If six-year old children, pregnant women, members of the Armed Forces, churchgoing people, high school and college students and, yes, even the everyday Average Joe being executed by the business end of a firearm through no fault of their own doesn’t spur you to action, then you cannot be a member of the human race. It is time we end this scourge of mass shootings in the United States or, at the minimum, rein them in tremendously and reduce the number of times that the nation sheds tears for those murdered viciously.

Let’s just hope that we’re not talking about this again in a couple of weeks…

Why Does Big Business Have a Bad Reputation?

No matter who you are or where you are in the world, you are going to have some interaction with big business in today’s world. Whether it is a trip to the local Target, a quick fast food lunch at McDonald’s or Burger King or, on the more serious end of the spectrum, a hospital or a pharmaceutical company, anyone in the world and U. S. citizens in particular are constantly in contact with the world of business. However, these companies don’t seem to grasp the concept of “customer satisfaction” but entirely get the concept of “maximizing profits.”

There are many that try to defend big business by saying “it’s just a few bad apples in the bunch” (an argument heard far too often on far too many subjects, to be honest), but historical evidence doesn’t support that connotation. Upton Sinclair’s novel The Jungle depicted the atrocities that occurred in the meatpacking industry in the early 20th century, including people losing body parts in food vats (or, in some cases, entire bodies), child labor, long working hours and inadequate wages (and Sinclair knew about these cases by experience; he worked in the Chicago meatpacking industry for several weeks researching the subject). A couple of decades later, John Steinbeck penned the story of the migrant farmer in his epic novel The Grapes of Wrath.

Throughout the last century, the mistreatment of those who worked in the coal mines of West Virginia, Kentucky and other Appalachian area by big business has become well known to the world, including coal companies cutting back on safeguards that might keep their employees alive. The rail industry, construction industries (how many men were killed just during the building of the Hoover Dam? Officially 96, in case you’re wondering) and other high risk jobs also have many incidences where those that employed the workers cut corners or unnecessarily risked their employees lives all to make a little extra money. Following the financial crash of 2008, only 15% of U. S. citizens trusted business leaders to make the proper choices – the ETHICAL choices – when faced with a decision, something that got worse during the British Petroleum oil spill in 2010 and the insistence by the then-President of the company, Tony Hayward, that he’d “like his life back.”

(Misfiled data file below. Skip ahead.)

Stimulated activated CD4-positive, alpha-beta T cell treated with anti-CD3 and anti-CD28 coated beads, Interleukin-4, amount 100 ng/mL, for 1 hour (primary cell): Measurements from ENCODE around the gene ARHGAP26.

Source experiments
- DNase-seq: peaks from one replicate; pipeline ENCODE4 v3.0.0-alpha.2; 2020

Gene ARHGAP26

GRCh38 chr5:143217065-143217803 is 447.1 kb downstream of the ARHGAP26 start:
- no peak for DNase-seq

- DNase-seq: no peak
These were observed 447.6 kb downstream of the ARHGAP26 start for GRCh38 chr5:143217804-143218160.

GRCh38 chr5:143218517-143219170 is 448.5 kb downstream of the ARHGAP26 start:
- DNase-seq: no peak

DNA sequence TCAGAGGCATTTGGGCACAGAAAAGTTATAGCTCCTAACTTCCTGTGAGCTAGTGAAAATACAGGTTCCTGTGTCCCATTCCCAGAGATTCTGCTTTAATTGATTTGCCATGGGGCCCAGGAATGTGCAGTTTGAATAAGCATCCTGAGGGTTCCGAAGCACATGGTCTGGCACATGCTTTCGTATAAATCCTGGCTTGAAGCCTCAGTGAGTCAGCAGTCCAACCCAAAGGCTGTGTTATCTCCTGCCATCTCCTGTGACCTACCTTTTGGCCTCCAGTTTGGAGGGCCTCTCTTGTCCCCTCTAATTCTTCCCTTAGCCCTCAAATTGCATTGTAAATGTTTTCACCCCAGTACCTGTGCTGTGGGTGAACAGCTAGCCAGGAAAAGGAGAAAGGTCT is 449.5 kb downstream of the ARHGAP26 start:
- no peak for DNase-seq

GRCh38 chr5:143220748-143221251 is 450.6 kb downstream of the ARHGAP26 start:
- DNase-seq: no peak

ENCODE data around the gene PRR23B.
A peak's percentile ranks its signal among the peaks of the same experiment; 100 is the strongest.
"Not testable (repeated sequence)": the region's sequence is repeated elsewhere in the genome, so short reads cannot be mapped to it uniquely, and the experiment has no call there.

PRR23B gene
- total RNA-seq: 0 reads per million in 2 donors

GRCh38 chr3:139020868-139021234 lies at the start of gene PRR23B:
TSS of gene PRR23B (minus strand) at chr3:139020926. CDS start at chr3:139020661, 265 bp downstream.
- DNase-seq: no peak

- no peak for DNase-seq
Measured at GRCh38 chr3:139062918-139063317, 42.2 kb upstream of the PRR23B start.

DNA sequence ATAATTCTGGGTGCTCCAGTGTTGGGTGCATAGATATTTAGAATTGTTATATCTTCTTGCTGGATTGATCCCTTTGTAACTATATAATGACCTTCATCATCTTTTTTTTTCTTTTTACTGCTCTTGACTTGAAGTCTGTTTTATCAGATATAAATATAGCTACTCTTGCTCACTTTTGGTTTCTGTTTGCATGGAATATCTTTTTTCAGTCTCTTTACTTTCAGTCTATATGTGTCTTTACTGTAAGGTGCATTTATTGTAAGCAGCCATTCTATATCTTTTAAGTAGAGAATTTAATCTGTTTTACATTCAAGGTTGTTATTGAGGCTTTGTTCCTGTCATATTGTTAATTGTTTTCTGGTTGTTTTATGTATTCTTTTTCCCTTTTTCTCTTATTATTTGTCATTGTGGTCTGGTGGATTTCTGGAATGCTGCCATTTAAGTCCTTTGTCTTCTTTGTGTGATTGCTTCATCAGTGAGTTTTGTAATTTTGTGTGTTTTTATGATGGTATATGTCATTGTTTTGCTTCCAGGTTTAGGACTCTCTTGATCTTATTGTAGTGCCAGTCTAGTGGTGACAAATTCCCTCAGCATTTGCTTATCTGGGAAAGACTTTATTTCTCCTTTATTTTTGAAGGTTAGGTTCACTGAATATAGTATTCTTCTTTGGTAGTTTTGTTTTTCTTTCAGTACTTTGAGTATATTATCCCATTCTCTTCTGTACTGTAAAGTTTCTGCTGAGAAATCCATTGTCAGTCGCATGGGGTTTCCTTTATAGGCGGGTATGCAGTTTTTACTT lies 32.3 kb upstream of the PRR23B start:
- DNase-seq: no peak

The actions over the past week aren’t exactly looking to improve on those numbers any further for big business. First up was the automaker Volkswagen, who was found last week of purposely sending out 11 million vehicles with a serious defect in their product. These vehicles, for the most part the diesels that Volkswagen is known for producing, had their emissions software tampered with to make it appear that the emissions weren’t violating U. S. regulations. VW attempted to call the tampering with the software “an irregularity” but it soon became apparent that it went much further.

Other countries such as Germany, France, Italy and South Korea – all big customers of Volkswagen’s product – are examining their own laws to see if there were any violations and the company itself is looking to stem the damage. Officials with the company have decided to put together a $7 billion war chest to help pay for damages to customers, potential fines to government authorities and other costs. There is still a huge question as to how Volkswagen will make this right, but their first step instead of fixing the issue was to pull all unsold diesels off the market.

Now, some would say this is an example of “free market” economics working (Volkswagen’s stock has fallen 41% in the past week), but that isn’t enough to cure the reputation of big business as being callous to its customers in putting the almighty dollar over its performance.